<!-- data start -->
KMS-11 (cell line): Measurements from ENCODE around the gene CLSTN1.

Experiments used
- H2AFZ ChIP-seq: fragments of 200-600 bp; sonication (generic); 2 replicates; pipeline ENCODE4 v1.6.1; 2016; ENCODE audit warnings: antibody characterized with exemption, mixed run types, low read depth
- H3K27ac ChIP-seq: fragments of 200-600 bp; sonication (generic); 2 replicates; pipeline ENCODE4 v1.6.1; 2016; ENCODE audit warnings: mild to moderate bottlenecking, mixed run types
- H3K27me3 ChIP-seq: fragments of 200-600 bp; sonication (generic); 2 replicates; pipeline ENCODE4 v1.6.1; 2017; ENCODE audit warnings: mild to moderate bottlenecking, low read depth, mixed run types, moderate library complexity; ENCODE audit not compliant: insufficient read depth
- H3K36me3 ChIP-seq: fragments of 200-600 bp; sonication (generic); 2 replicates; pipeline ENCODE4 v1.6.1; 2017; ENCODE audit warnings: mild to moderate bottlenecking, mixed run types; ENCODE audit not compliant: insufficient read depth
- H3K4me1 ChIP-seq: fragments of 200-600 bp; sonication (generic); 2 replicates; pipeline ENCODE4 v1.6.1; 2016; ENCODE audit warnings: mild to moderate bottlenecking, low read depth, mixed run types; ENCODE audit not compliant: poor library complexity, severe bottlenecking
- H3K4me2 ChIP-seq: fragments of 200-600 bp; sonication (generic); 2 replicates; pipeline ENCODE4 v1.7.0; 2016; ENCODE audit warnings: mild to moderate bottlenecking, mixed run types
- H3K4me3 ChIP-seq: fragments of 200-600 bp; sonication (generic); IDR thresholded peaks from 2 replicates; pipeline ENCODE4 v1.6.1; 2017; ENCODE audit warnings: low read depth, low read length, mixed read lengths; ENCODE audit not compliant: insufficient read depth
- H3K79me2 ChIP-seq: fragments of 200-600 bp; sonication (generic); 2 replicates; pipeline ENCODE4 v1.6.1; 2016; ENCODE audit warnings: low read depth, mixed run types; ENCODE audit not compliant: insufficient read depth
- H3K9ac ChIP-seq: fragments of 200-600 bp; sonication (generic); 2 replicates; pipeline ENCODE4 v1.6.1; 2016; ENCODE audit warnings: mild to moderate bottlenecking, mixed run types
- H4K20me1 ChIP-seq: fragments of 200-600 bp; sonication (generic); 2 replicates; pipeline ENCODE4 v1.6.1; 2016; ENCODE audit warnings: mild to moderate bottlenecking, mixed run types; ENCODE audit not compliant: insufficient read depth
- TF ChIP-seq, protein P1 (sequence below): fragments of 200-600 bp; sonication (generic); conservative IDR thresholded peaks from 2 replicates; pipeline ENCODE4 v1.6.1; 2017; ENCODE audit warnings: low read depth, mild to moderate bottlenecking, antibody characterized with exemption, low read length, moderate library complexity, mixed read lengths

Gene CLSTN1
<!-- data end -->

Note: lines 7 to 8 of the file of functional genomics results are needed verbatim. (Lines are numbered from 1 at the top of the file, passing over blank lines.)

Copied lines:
- H3K4me1 ChIP-seq: fragments of 200-600 bp; sonication (generic); 2 replicates; pipeline ENCODE4 v1.6.1; 2016; ENCODE audit warnings: mild to moderate bottlenecking, low read depth, mixed run types; ENCODE audit not compliant: poor library complexity, severe bottlenecking
- H3K4me2 ChIP-seq: fragments of 200-600 bp; sonication (generic); 2 replicates; pipeline ENCODE4 v1.7.0; 2016; ENCODE audit warnings: mild to moderate bottlenecking, mixed run types